Panel Paper: Universal Baby Bonds Reduce Racial Wealth Inequality, Improve Net Asset Position of Young Adults

Friday, November 9, 2018
8216 - Lobby Level (Marriott Wardman Park)

*Names in bold indicate Presenter

Naomi Zewde, Columbia University

The distribution of wealth in the United States has grown increasingly unequal over the past half- century, according to the Congressional Budget Office (2016), especially along racial lines. Law makers and researchers have proposed to address the issue by introducing universal “baby bonds,” paid to each new born in the United States and preserved until the individual reaches young adulthood. The proposed bond value is based on a sliding scale up to a $60,000 maximum investment for babies born to families with the lowest net worth. By tying bond values to net worth rather than income, as has alternatively been proposed, the proposed scheme intends to better address the more extremely unequal racial disparities in net wealth.

This study uses longitudinal data from the Panel Study of Income Dynamics on the assets of young adults currently and at birth to simulate contemporary racial inequalities under a counterfactual policy environment in which the U.S. had instituted a baby bond program when the current cohort of young adults were newborns. Young adults in the study are between 18 and 24 years of age between 2011 and 2015. The initial value of the bond is defined categorically by quintiles of net household wealth observed between 1989 and 1994, then smoothed into a linear equation as a function of the inverse hyperbolic sine of parents’ net worth at birth. Initial bond values are assigned in constant 2013 US dollars, and assumed to grow at a 2% rate for the number of years since the young adult’s birth.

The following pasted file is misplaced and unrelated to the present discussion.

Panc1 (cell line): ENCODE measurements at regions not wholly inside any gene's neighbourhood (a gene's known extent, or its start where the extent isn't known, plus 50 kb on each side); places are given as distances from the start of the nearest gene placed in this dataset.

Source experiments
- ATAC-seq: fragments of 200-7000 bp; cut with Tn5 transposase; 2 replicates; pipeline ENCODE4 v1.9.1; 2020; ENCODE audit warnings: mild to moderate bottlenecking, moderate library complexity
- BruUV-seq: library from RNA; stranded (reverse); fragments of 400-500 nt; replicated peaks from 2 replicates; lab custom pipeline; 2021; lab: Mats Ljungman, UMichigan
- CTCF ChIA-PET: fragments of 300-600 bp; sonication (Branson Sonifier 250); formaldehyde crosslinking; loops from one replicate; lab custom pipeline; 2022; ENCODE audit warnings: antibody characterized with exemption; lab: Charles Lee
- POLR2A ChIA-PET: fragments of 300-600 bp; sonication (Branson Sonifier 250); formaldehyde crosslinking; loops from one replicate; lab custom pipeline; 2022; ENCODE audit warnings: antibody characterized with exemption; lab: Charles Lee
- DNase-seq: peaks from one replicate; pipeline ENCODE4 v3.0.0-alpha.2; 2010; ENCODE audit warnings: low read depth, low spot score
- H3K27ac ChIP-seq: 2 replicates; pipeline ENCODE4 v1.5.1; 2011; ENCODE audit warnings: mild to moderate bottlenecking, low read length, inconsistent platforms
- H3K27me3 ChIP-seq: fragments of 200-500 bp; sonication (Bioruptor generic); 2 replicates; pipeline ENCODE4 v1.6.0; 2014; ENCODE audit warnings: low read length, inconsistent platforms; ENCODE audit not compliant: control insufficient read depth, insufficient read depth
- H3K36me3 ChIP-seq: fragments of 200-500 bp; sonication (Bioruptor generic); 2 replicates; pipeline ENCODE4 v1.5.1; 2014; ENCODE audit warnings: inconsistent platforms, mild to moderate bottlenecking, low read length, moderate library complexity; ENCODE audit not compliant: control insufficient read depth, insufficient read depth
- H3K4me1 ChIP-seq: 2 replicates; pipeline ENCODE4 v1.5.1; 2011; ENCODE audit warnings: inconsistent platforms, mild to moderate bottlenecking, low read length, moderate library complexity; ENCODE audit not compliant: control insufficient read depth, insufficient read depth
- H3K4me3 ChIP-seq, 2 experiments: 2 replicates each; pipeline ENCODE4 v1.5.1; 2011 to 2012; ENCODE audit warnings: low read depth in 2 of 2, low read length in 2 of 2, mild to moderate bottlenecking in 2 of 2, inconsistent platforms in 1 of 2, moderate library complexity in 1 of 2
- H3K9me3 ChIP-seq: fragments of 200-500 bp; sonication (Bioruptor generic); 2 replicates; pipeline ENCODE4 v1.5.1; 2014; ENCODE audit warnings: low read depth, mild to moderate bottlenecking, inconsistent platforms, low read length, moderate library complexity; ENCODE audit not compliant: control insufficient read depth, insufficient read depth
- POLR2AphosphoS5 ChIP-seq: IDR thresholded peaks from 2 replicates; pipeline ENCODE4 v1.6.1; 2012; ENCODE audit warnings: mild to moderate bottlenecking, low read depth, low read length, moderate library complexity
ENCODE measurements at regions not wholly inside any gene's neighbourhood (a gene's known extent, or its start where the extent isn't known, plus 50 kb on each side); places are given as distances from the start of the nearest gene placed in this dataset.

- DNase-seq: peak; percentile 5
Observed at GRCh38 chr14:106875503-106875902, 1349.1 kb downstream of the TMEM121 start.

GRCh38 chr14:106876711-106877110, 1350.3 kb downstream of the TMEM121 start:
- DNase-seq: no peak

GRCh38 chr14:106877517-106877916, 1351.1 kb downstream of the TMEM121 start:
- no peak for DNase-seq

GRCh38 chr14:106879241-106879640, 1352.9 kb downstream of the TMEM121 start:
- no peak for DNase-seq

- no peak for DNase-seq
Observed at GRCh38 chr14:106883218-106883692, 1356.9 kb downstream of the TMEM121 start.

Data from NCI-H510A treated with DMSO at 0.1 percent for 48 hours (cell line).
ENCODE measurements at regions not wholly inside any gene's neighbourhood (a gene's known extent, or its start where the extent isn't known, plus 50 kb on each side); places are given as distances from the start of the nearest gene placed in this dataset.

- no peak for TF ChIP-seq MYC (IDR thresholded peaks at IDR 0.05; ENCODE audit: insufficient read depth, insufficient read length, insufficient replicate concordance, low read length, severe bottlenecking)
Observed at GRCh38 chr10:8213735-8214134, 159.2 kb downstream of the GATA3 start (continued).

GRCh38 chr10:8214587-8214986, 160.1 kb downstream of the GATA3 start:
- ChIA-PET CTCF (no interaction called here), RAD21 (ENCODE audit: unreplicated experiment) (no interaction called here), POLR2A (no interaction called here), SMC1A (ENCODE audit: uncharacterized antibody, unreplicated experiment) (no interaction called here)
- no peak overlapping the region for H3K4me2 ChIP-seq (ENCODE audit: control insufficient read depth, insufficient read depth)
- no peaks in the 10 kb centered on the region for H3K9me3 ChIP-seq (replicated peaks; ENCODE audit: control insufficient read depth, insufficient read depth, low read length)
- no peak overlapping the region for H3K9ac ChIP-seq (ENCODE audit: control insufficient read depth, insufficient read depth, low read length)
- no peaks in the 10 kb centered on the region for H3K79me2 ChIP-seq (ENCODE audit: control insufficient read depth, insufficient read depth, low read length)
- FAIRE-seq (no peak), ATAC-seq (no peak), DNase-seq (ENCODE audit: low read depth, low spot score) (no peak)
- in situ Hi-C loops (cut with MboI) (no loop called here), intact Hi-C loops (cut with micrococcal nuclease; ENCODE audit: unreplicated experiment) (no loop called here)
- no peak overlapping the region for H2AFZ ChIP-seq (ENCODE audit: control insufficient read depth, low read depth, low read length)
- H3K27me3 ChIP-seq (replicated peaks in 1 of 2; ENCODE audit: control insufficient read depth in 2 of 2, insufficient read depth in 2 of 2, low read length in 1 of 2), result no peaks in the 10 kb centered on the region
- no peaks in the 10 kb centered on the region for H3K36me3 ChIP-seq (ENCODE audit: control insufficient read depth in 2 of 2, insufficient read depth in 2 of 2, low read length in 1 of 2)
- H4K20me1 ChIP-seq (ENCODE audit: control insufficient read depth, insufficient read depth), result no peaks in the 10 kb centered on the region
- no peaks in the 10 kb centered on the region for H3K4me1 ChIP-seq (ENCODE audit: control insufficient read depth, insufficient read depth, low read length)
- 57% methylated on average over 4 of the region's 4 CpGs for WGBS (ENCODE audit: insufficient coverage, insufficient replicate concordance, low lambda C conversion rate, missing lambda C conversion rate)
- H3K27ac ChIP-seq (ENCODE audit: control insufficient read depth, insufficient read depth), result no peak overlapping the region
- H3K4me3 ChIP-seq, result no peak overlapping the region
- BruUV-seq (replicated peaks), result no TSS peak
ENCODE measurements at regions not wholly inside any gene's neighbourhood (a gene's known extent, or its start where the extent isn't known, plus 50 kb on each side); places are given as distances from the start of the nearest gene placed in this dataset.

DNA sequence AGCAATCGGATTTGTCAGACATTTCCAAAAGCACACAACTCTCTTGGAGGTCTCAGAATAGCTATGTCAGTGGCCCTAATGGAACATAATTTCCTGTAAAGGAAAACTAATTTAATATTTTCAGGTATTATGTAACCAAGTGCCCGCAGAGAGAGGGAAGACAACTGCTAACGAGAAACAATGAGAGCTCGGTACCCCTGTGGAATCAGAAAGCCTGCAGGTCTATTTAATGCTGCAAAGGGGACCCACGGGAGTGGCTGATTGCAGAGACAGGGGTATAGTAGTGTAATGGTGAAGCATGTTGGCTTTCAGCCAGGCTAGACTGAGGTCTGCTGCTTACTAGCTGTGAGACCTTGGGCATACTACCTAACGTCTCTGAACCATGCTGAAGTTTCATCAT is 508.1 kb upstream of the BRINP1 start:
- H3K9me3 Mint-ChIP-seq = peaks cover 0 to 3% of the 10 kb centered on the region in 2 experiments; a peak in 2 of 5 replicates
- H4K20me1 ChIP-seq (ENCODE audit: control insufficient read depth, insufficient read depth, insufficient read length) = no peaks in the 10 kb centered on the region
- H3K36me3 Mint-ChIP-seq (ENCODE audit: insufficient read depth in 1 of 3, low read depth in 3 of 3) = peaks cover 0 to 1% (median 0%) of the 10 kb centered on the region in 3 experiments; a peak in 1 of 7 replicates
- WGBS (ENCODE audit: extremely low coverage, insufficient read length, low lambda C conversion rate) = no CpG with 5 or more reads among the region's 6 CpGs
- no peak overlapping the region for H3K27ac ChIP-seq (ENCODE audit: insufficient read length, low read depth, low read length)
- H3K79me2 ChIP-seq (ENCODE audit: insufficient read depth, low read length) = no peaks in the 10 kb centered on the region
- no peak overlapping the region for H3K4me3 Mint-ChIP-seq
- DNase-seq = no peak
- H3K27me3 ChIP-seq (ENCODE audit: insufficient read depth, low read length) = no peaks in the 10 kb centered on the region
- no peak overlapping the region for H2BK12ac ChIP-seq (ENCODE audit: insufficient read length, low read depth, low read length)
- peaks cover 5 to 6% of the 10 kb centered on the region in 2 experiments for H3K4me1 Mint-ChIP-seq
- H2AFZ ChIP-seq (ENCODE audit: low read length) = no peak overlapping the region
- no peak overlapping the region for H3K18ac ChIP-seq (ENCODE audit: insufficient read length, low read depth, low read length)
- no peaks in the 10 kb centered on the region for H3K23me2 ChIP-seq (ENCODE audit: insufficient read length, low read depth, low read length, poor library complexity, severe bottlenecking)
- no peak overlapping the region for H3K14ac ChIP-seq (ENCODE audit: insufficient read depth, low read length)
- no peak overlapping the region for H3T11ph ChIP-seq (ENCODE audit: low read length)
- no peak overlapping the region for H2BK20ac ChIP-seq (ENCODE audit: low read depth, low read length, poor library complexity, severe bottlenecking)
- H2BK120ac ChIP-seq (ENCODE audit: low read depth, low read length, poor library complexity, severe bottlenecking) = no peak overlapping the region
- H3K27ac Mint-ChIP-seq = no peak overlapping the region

I find that without the baby bond program, median wealth among young Caucasians is approximately fifteen times that of the young African Americans ($45,000 vs. $3,005). The baby bond program raises median wealth for both groups and reduces the disparity to a factor of 1.6, where Caucasian young adults hold $86,827 and African Americans $54,585 at the median. A baby bond program would considerably narrow wealth inequalities by race while simultaneously improving the net asset- position of young adults.